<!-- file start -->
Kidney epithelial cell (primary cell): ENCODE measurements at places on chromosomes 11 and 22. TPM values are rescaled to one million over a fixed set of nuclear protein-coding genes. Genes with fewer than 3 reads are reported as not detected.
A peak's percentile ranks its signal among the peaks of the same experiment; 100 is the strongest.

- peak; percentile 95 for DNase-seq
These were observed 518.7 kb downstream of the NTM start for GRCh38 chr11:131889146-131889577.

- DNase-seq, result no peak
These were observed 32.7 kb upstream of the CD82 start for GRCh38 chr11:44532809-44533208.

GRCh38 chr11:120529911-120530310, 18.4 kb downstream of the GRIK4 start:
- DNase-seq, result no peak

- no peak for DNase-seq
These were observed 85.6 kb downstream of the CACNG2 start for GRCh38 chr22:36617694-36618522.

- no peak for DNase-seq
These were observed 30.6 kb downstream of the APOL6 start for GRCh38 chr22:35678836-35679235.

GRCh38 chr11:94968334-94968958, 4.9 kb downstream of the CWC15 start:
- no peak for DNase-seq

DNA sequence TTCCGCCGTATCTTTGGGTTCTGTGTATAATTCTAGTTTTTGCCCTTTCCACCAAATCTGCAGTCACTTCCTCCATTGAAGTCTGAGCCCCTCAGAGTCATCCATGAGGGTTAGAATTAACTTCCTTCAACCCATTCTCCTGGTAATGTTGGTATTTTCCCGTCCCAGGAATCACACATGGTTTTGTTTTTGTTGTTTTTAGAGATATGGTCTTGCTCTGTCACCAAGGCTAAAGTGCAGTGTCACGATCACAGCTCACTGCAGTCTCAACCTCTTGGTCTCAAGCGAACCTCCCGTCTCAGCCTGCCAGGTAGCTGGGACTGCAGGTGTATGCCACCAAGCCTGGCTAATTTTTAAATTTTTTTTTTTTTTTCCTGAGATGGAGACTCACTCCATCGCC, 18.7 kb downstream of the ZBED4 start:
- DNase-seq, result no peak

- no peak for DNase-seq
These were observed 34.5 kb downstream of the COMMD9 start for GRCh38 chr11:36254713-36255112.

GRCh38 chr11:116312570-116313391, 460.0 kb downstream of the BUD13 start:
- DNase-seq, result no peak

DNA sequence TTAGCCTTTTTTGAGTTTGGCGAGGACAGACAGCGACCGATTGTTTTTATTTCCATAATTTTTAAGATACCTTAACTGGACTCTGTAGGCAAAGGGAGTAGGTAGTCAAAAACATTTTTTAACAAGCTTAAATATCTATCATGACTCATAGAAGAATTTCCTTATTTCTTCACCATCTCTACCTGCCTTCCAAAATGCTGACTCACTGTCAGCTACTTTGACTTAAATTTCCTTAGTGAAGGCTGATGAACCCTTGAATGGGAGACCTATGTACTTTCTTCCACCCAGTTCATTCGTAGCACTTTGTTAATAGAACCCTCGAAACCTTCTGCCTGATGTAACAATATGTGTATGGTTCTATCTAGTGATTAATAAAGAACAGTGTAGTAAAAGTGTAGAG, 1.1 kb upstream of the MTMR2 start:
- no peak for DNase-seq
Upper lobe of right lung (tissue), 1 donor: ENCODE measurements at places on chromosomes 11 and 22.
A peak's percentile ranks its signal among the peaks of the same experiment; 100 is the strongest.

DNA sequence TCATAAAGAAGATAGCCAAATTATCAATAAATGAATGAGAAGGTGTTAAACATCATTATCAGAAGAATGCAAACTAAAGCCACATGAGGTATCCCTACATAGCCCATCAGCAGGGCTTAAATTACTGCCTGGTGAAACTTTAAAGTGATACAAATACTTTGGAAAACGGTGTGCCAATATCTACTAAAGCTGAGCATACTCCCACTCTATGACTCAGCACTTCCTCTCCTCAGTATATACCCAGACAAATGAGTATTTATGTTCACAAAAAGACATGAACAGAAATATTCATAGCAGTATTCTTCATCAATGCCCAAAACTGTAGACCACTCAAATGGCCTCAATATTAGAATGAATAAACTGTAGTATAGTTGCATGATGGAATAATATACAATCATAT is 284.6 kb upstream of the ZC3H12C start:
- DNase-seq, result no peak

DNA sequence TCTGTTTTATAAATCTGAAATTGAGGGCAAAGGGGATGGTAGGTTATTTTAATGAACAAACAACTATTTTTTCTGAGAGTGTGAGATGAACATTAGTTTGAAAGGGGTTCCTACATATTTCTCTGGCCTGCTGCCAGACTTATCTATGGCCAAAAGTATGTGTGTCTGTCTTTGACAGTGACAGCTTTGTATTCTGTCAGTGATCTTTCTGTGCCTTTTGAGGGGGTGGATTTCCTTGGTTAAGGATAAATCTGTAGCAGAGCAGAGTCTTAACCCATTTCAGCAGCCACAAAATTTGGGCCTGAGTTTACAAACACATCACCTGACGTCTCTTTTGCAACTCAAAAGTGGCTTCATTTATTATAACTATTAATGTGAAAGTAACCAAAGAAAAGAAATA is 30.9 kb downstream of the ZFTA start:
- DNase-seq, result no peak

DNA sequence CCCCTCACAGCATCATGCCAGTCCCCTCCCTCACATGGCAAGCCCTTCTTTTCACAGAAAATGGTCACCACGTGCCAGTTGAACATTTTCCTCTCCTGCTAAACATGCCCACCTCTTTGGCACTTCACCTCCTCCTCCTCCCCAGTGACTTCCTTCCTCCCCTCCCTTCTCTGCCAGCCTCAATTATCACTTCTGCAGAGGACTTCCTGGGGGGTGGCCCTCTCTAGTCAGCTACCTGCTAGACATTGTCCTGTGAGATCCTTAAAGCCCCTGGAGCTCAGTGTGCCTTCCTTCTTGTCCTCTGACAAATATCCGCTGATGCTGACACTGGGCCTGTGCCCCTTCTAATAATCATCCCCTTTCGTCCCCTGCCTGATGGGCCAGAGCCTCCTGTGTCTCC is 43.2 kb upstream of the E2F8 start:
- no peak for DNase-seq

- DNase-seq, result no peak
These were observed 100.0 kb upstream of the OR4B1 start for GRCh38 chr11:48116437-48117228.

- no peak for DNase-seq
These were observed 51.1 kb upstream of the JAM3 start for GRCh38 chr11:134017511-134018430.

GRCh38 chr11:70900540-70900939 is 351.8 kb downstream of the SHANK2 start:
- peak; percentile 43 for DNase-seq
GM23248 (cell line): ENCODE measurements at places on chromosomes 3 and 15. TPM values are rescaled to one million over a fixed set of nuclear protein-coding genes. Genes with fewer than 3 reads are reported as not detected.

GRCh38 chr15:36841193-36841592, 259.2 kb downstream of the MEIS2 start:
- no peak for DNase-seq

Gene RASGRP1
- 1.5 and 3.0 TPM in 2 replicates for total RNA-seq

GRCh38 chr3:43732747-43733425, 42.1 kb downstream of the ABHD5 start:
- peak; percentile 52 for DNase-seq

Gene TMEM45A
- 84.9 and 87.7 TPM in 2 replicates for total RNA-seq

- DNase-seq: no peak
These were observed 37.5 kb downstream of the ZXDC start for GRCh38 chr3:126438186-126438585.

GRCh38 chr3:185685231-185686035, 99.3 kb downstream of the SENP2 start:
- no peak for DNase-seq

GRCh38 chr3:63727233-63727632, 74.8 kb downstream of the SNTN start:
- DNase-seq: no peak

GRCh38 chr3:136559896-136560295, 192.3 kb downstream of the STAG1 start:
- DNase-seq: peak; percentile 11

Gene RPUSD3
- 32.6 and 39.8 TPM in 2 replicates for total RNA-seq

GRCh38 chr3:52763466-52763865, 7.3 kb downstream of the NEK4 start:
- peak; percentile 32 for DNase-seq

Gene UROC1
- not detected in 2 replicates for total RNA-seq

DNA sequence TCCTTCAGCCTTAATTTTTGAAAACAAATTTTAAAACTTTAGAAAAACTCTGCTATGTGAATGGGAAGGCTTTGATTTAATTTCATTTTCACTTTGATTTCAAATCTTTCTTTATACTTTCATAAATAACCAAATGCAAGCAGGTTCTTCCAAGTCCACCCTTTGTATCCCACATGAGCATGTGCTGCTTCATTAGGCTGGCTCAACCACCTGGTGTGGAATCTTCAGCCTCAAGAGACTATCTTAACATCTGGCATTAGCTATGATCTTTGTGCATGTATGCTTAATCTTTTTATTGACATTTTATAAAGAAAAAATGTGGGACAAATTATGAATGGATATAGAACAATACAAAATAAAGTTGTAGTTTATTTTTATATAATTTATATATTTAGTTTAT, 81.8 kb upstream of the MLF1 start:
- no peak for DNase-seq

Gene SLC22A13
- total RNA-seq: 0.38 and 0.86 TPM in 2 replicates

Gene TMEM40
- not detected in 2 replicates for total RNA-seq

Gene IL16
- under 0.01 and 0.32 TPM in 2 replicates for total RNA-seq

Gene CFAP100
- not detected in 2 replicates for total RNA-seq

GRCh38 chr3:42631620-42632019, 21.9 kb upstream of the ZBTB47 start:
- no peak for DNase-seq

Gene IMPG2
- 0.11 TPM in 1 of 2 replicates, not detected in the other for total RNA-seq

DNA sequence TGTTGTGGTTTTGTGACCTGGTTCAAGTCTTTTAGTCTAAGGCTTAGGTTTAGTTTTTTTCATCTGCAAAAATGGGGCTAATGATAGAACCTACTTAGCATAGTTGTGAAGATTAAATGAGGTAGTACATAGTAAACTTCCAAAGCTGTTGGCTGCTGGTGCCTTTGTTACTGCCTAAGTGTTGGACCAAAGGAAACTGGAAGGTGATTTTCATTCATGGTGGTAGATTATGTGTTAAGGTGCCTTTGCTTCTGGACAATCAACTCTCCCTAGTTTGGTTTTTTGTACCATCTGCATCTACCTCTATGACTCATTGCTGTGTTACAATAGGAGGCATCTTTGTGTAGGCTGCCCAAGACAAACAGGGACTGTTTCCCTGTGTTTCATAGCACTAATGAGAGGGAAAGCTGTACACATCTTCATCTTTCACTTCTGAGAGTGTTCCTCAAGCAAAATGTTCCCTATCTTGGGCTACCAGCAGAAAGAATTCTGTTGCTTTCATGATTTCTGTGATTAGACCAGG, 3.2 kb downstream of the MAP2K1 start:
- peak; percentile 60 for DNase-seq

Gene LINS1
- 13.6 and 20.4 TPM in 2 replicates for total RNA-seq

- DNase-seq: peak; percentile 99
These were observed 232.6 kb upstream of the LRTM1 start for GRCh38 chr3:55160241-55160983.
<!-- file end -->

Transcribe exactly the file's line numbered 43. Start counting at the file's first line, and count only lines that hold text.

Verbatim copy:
- peak; percentile 52 for DNase-seq